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March 20, 2017
Employees in certain occupations are short on shuteye. Are you affected?

Everyone knows that medical interns and residents keep notoriously brutal hours. But do you know what other occupations are associated with less than the recommended amount of sleep?

For a Limited Time receive a FREE Safety Special Report on the "50 Tips For More-Effective Safety Training."  Receive 75 pages of useful safety information broken down into three training sections. Download Now

A study published by the Centers for Disease Control and Prevention (CDC) found that sleep duration varies widely by occupation. CDC says this was the first study to evaluate short sleep duration in more than 90 occupational groups. According to study author Taylor Shockey, “Workers in occupations where alternative shiftwork is common, such as production, health care, and some transportation jobs, were more likely to have a higher adjusted prevalence of short sleep duration.” Shockey says workers in other occupational groups, like teachers, farmers, or pilots, were the most likely to report getting enough sleep.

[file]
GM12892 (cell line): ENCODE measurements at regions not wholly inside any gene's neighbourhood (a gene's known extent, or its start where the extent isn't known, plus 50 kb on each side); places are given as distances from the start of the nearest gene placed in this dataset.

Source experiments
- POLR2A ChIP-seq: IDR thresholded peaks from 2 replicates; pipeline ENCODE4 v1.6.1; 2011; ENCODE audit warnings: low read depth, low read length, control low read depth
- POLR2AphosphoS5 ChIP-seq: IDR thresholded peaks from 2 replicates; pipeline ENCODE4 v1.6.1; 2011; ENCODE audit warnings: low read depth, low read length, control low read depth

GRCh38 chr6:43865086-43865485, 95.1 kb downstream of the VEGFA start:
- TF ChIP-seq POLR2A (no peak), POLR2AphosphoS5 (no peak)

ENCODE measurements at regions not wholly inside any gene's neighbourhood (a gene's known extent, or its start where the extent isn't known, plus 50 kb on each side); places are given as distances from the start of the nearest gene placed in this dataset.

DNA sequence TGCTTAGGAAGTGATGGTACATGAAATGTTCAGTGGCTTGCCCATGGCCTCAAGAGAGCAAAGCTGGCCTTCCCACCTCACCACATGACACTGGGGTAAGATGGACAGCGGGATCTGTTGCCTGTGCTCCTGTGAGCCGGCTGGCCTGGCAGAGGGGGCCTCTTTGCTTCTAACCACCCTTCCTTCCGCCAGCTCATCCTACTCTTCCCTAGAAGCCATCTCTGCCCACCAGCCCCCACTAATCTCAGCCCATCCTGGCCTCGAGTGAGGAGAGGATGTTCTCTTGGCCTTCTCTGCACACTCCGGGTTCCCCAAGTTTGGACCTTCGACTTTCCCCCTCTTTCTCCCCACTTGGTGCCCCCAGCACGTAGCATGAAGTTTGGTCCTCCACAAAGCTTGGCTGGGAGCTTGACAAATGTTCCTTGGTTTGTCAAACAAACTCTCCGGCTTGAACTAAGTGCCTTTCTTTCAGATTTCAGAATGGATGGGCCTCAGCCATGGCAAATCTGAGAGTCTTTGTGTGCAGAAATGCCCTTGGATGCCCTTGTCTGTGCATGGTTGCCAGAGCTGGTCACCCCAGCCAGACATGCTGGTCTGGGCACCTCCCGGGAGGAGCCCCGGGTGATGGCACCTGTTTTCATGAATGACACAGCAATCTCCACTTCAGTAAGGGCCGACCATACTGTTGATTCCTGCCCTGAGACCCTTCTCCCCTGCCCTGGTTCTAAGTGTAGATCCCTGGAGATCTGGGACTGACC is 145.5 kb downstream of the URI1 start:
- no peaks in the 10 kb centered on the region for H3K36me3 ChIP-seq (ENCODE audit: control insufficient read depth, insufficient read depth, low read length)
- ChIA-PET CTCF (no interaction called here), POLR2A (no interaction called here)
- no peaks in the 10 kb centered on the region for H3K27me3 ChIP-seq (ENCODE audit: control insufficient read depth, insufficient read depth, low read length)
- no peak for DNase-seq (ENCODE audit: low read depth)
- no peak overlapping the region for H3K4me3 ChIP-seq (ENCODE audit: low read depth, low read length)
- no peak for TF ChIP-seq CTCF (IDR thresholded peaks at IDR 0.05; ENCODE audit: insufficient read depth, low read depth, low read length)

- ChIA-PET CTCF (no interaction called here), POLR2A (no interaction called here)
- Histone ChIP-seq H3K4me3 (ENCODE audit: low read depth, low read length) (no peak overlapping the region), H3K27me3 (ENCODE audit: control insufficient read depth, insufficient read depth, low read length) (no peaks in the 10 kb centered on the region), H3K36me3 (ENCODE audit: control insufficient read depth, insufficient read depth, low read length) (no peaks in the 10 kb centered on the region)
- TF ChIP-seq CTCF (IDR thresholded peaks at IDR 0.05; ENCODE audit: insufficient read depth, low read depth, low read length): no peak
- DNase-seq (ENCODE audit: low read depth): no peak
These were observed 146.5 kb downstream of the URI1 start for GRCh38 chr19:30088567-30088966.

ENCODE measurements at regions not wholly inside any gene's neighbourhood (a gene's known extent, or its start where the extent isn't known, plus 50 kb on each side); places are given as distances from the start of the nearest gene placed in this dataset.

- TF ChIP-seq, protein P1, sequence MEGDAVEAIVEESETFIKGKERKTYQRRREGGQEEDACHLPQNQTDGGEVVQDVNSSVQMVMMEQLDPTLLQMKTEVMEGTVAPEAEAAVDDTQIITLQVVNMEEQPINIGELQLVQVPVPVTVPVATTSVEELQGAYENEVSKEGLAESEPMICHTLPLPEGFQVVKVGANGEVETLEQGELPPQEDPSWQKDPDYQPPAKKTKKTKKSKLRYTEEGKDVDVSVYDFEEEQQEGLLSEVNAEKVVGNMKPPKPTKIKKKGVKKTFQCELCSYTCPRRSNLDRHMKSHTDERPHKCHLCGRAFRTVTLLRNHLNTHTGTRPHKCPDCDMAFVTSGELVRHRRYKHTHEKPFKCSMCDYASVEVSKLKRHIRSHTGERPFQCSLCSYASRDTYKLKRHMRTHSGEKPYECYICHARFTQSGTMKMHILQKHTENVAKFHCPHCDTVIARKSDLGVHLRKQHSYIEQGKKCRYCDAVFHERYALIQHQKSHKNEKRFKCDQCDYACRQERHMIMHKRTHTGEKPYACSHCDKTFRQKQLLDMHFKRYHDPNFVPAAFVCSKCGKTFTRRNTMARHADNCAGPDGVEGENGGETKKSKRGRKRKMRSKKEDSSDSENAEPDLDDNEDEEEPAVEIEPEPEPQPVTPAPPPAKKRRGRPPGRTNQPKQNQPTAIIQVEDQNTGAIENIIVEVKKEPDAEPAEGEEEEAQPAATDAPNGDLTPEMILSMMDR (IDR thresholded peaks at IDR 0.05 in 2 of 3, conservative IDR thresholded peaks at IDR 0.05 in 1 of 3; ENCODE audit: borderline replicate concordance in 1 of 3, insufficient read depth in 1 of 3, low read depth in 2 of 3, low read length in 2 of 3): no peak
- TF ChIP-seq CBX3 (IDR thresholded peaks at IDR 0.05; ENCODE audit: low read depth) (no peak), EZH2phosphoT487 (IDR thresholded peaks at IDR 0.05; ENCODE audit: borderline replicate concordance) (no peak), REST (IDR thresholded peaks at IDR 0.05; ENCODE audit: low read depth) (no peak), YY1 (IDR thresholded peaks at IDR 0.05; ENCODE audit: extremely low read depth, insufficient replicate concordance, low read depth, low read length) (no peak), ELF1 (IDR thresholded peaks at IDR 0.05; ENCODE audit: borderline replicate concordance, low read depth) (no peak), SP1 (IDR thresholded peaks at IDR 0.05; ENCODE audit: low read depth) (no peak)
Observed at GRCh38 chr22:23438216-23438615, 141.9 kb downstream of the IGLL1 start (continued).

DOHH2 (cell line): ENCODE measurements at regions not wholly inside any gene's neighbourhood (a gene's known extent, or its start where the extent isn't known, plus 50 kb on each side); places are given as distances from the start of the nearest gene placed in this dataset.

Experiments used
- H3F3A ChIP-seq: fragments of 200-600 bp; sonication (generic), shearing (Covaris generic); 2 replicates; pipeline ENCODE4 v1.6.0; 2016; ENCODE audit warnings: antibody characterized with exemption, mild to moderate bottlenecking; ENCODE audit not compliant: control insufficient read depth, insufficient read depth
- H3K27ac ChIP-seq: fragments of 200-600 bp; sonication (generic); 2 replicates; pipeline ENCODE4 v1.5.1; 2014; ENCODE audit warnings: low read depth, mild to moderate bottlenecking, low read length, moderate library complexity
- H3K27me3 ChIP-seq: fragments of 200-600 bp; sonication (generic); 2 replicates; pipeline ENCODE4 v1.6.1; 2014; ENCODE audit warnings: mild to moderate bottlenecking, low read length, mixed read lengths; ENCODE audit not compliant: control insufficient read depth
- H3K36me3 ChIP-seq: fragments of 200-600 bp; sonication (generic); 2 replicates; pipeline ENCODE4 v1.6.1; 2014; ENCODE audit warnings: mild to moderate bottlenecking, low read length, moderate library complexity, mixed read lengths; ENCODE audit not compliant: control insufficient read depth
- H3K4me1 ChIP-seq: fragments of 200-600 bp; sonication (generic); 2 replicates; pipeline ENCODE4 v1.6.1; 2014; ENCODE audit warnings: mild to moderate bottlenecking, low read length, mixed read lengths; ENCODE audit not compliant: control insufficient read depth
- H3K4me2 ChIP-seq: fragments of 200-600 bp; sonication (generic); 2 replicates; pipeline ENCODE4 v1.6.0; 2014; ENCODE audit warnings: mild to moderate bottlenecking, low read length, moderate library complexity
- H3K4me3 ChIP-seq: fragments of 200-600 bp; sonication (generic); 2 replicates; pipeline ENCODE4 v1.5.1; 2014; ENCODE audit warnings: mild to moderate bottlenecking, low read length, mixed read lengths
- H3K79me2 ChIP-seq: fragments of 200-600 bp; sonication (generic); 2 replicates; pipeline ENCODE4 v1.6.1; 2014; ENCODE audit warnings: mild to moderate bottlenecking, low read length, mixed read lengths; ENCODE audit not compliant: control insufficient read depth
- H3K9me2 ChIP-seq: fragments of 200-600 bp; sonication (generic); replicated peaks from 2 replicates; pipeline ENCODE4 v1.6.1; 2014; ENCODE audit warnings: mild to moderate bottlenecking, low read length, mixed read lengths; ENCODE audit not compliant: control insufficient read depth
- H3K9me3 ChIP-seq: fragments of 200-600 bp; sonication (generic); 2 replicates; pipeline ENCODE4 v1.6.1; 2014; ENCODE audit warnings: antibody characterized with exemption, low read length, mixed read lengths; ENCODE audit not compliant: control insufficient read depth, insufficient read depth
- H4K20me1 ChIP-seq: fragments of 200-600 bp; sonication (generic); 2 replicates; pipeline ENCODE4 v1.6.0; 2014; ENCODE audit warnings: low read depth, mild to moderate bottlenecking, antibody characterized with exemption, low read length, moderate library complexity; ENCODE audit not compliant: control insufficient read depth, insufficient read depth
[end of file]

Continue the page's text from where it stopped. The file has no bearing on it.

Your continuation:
Researchers analyzed data from about 180,000 employed adults in 29 states. Short sleep duration—less than seven hours a night—was calculated for 93 occupation groups. Those that slept less included:

  • Health care practitioners,
  • Food preparation workers,
  • Protective service workers,
  • Transportation workers, and
  • Rail transport workers, including locomotive engineers and subway operators.

The authors of the study point out that less than seven hours a night of sleep has been linked to various health problems, including heart disease, obesity, and depression, as well as safety issues related to drowsy driving and injuries.

The Academy of Sleep Medicine and the Sleep Research Society recommends that adults between the ages of 18 and 60 get seven or more hours of sleep per day. A number of factors can make that hard to achieve. Those include shift work, job stress, work hours, and physically demanding jobs. Other societal factors that contribute are 24/7 access to technology and the pressure to work harder.

According to the CDC, time on the job continues to increase in the United States, which has the longest annual hours among workers in all wealthy industrialized nations.

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